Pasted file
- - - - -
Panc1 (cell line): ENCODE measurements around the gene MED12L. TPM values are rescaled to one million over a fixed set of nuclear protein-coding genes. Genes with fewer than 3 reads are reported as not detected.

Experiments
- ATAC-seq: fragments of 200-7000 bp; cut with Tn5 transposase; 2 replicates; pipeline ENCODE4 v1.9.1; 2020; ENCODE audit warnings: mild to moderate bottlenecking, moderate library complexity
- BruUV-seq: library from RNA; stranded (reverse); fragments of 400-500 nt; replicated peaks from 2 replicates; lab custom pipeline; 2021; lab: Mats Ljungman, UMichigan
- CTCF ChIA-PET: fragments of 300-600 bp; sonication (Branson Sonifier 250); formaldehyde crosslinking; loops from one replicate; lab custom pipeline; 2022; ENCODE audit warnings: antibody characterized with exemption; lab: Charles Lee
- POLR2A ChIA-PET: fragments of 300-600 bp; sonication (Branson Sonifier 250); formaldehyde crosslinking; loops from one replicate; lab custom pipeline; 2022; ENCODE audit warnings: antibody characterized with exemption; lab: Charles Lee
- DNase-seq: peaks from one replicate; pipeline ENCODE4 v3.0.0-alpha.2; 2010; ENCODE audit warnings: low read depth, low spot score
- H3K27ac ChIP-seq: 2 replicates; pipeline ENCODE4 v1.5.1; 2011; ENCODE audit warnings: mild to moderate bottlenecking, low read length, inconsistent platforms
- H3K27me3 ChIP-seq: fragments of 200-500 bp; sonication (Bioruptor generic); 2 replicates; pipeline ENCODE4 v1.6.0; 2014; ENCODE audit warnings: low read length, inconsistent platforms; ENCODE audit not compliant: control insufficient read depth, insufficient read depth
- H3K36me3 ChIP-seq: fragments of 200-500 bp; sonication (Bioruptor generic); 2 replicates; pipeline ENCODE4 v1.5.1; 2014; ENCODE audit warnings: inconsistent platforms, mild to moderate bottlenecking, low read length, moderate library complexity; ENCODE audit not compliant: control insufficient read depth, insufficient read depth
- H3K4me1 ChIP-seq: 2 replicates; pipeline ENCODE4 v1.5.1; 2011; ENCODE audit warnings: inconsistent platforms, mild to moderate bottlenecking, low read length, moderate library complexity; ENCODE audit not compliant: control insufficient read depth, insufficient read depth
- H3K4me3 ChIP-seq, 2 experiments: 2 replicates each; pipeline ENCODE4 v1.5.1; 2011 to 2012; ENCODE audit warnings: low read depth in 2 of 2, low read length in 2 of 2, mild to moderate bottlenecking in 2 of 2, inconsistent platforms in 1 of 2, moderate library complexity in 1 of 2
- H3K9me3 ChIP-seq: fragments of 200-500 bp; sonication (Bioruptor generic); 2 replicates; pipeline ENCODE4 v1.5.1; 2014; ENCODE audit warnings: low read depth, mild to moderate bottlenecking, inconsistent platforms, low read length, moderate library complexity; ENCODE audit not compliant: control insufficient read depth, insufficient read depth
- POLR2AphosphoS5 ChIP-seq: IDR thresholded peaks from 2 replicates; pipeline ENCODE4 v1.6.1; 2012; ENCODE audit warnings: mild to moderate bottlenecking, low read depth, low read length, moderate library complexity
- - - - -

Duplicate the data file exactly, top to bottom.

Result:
Panc1 (cell line): ENCODE measurements around the gene MED12L. TPM values are rescaled to one million over a fixed set of nuclear protein-coding genes. Genes with fewer than 3 reads are reported as not detected.

Experiments
- ATAC-seq: fragments of 200-7000 bp; cut with Tn5 transposase; 2 replicates; pipeline ENCODE4 v1.9.1; 2020; ENCODE audit warnings: mild to moderate bottlenecking, moderate library complexity
- BruUV-seq: library from RNA; stranded (reverse); fragments of 400-500 nt; replicated peaks from 2 replicates; lab custom pipeline; 2021; lab: Mats Ljungman, UMichigan
- CTCF ChIA-PET: fragments of 300-600 bp; sonication (Branson Sonifier 250); formaldehyde crosslinking; loops from one replicate; lab custom pipeline; 2022; ENCODE audit warnings: antibody characterized with exemption; lab: Charles Lee
- POLR2A ChIA-PET: fragments of 300-600 bp; sonication (Branson Sonifier 250); formaldehyde crosslinking; loops from one replicate; lab custom pipeline; 2022; ENCODE audit warnings: antibody characterized with exemption; lab: Charles Lee
- DNase-seq: peaks from one replicate; pipeline ENCODE4 v3.0.0-alpha.2; 2010; ENCODE audit warnings: low read depth, low spot score
- H3K27ac ChIP-seq: 2 replicates; pipeline ENCODE4 v1.5.1; 2011; ENCODE audit warnings: mild to moderate bottlenecking, low read length, inconsistent platforms
- H3K27me3 ChIP-seq: fragments of 200-500 bp; sonication (Bioruptor generic); 2 replicates; pipeline ENCODE4 v1.6.0; 2014; ENCODE audit warnings: low read length, inconsistent platforms; ENCODE audit not compliant: control insufficient read depth, insufficient read depth
- H3K36me3 ChIP-seq: fragments of 200-500 bp; sonication (Bioruptor generic); 2 replicates; pipeline ENCODE4 v1.5.1; 2014; ENCODE audit warnings: inconsistent platforms, mild to moderate bottlenecking, low read length, moderate library complexity; ENCODE audit not compliant: control insufficient read depth, insufficient read depth
- H3K4me1 ChIP-seq: 2 replicates; pipeline ENCODE4 v1.5.1; 2011; ENCODE audit warnings: inconsistent platforms, mild to moderate bottlenecking, low read length, moderate library complexity; ENCODE audit not compliant: control insufficient read depth, insufficient read depth
- H3K4me3 ChIP-seq, 2 experiments: 2 replicates each; pipeline ENCODE4 v1.5.1; 2011 to 2012; ENCODE audit warnings: low read depth in 2 of 2, low read length in 2 of 2, mild to moderate bottlenecking in 2 of 2, inconsistent platforms in 1 of 2, moderate library complexity in 1 of 2
- H3K9me3 ChIP-seq: fragments of 200-500 bp; sonication (Bioruptor generic); 2 replicates; pipeline ENCODE4 v1.5.1; 2014; ENCODE audit warnings: low read depth, mild to moderate bottlenecking, inconsistent platforms, low read length, moderate library complexity; ENCODE audit not compliant: control insufficient read depth, insufficient read depth
- POLR2AphosphoS5 ChIP-seq: IDR thresholded peaks from 2 replicates; pipeline ENCODE4 v1.6.1; 2012; ENCODE audit warnings: mild to moderate bottlenecking, low read depth, low read length, moderate library complexity